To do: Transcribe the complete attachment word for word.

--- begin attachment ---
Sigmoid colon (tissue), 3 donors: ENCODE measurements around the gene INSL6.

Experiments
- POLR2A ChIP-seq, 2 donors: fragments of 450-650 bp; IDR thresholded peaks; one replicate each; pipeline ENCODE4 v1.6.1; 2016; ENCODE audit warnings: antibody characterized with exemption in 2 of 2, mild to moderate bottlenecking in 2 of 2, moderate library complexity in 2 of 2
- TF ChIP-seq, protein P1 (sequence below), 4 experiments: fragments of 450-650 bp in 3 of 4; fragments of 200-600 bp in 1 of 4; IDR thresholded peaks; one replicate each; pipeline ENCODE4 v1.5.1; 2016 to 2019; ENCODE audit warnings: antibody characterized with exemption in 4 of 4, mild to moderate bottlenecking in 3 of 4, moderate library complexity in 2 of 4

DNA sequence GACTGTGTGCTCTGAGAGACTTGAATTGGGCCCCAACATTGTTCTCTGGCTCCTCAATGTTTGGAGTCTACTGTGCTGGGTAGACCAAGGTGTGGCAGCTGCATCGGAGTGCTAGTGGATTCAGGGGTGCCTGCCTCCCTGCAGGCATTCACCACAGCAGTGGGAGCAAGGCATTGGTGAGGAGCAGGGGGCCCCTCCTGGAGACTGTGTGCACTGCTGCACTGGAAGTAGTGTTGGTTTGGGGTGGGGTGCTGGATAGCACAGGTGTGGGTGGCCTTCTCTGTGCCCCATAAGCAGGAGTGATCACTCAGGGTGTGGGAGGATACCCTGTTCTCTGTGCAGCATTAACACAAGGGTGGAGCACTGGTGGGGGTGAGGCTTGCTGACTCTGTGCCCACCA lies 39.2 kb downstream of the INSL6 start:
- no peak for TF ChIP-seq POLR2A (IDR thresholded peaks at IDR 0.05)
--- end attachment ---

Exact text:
Sigmoid colon (tissue), 3 donors: ENCODE measurements around the gene INSL6.

Experiments
- POLR2A ChIP-seq, 2 donors: fragments of 450-650 bp; IDR thresholded peaks; one replicate each; pipeline ENCODE4 v1.6.1; 2016; ENCODE audit warnings: antibody characterized with exemption in 2 of 2, mild to moderate bottlenecking in 2 of 2, moderate library complexity in 2 of 2
- TF ChIP-seq, protein P1 (sequence below), 4 experiments: fragments of 450-650 bp in 3 of 4; fragments of 200-600 bp in 1 of 4; IDR thresholded peaks; one replicate each; pipeline ENCODE4 v1.5.1; 2016 to 2019; ENCODE audit warnings: antibody characterized with exemption in 4 of 4, mild to moderate bottlenecking in 3 of 4, moderate library complexity in 2 of 4

DNA sequence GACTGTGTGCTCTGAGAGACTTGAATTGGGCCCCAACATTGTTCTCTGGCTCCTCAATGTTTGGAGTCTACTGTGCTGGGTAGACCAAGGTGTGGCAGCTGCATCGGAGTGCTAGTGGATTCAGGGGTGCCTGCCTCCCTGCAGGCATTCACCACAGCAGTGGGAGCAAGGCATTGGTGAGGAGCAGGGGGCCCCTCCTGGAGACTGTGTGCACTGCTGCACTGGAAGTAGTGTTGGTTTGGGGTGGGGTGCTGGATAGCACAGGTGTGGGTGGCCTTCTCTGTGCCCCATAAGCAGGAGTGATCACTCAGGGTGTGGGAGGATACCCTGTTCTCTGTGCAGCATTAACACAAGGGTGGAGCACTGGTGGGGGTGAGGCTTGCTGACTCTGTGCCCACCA lies 39.2 kb downstream of the INSL6 start:
- no peak for TF ChIP-seq POLR2A (IDR thresholded peaks at IDR 0.05)